Basketball Hall of Famer Isiah Thomas was fired from his job as basketball coach at Florida International after his teams went 26-65 in his three seasons.
TENNIS: Reigning U.S. Open champion Samantha Stosur put the latest matchup in the Williams sisters' sibling rivalry on hold by rallying past Venus Williams at the Family Circle Cup in Charleston, S.C. The second-seeded Stosur won five of the last six games of the match for a 6-3, 4-6, 6-3 victory in the quarterfinals at the season's first clay-court event. Stosur now has a chance at knocking out both Williams sisters on consecutive days when she meets Serena in Saturday's semifinals.
John Isner defeated Gilles Simon, 6-3, 6-2, 7-5, pulling the U.S. team even with France after opening singles in the Davis Cup quarterfinals in Roquebrune, France. The Americans needed a strong performance from Isner after Jo-Wilfried Tsonga beat 19-year-old Ryan Harrison to give France the lead.
WRESTLING:Joe Scarpa, 83, a Philadelphia native who became one of the best-known professional wrestlers of the 1970s and '80s after he took on the persona of Chief Jay Strongbow, an American Indian whose war dance foretold the downfall of many opponents, died on Tuesday. He had reportedly suffered a fall at his home in Griffin, Ga., last year and never fully recovered.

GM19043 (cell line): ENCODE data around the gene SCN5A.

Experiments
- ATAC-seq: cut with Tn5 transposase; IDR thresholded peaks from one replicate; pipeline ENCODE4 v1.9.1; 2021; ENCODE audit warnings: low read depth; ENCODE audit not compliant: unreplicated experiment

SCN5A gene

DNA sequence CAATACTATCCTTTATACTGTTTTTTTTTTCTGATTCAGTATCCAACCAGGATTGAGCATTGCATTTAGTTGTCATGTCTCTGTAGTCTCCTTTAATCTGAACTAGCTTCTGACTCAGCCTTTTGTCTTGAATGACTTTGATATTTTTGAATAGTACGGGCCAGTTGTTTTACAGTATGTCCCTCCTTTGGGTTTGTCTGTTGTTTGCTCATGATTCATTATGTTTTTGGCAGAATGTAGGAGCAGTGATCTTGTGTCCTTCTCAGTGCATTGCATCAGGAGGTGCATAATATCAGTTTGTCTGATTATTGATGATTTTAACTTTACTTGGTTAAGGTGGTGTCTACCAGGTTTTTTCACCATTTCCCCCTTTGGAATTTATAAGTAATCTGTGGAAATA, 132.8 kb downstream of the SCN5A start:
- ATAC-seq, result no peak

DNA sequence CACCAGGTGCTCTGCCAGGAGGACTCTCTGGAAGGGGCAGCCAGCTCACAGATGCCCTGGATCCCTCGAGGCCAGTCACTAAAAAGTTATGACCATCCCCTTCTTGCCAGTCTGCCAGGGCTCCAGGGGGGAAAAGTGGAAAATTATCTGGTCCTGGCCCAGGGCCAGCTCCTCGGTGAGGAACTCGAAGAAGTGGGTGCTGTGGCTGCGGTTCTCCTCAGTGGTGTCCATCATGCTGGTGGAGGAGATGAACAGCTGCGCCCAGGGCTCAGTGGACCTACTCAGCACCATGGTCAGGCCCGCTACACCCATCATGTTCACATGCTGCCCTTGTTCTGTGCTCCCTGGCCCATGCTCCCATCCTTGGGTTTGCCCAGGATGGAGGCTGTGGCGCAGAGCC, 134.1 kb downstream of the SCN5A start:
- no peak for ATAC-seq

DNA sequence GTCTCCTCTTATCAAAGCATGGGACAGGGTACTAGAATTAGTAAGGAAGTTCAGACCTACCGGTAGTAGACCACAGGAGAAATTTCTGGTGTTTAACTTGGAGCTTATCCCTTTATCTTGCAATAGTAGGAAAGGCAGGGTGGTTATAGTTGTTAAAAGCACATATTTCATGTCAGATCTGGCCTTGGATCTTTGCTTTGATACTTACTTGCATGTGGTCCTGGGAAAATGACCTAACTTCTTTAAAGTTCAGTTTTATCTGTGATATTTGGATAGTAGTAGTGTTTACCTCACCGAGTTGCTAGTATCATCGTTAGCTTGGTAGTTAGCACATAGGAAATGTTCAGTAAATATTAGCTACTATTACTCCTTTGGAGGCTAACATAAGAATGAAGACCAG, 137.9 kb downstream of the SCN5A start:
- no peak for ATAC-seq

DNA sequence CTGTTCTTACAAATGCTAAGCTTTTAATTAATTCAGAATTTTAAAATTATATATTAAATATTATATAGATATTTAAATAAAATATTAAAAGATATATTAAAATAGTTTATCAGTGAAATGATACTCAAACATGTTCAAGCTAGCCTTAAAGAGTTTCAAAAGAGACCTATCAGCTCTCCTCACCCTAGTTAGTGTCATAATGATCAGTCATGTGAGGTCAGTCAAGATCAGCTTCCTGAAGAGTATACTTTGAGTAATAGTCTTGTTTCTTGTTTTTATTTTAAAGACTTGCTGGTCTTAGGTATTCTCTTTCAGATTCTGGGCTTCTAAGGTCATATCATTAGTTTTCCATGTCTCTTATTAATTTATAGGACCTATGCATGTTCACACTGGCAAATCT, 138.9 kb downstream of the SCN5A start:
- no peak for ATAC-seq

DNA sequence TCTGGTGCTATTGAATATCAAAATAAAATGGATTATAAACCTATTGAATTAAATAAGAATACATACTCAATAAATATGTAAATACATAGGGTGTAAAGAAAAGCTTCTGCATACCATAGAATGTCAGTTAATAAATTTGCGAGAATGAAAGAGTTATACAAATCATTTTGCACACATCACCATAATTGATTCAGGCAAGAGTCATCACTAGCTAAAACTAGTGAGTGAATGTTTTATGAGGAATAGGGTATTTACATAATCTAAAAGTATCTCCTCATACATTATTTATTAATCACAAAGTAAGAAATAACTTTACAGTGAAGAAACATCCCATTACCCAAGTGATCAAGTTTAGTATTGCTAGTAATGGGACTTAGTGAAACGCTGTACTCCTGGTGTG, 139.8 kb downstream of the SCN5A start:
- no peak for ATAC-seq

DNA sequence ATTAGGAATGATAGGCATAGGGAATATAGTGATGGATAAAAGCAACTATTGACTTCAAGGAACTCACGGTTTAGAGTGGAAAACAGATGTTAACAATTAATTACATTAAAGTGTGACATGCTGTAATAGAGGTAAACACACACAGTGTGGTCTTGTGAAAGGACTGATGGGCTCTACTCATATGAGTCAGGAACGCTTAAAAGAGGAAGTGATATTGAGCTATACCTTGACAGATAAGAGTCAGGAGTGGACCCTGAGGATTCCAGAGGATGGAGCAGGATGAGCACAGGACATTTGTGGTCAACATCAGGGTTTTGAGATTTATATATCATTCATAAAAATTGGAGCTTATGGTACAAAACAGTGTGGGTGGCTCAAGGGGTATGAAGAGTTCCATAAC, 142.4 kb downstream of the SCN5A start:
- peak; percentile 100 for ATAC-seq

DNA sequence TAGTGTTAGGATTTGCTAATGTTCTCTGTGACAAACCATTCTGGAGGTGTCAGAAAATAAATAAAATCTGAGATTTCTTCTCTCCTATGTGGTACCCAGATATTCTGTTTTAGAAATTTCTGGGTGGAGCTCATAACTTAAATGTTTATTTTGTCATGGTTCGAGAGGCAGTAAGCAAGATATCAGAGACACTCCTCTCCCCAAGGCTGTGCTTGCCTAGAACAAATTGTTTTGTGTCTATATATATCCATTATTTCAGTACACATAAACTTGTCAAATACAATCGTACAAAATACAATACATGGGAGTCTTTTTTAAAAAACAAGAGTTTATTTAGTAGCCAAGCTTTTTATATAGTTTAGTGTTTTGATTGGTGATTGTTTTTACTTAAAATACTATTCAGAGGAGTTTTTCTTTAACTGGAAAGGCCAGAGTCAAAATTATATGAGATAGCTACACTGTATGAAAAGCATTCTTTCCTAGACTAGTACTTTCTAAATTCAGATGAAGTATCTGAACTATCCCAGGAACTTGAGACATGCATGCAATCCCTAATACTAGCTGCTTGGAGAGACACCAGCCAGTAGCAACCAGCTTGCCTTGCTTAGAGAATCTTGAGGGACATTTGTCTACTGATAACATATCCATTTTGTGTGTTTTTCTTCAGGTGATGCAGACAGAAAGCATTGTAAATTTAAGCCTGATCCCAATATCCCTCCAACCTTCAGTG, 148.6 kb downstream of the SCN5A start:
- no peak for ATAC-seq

Mr. Scarpa began his career in 1947 as Joltin' Joe Scarpa. He put on his feathered headdress in 1970 and began performing as Chief Jay Strongbow, one of many wrestlers who fought as ethnic caricatures in the 1970s and '80s; the Iron Sheik and Mr. Fuji were among the others.
Mr. Scarpa, an Italian American, bought into the role. In addition to his sleeper hold - a choke hold that appeared to render an opponent unconscious - he used signature moves such as the tomahawk chop and Indian death lock.
Mr. Scarpa won the world tag team championship four times. He was inducted into the World Wrestling Entertainment Hall of Fame in 1994.
- Staff and wire reports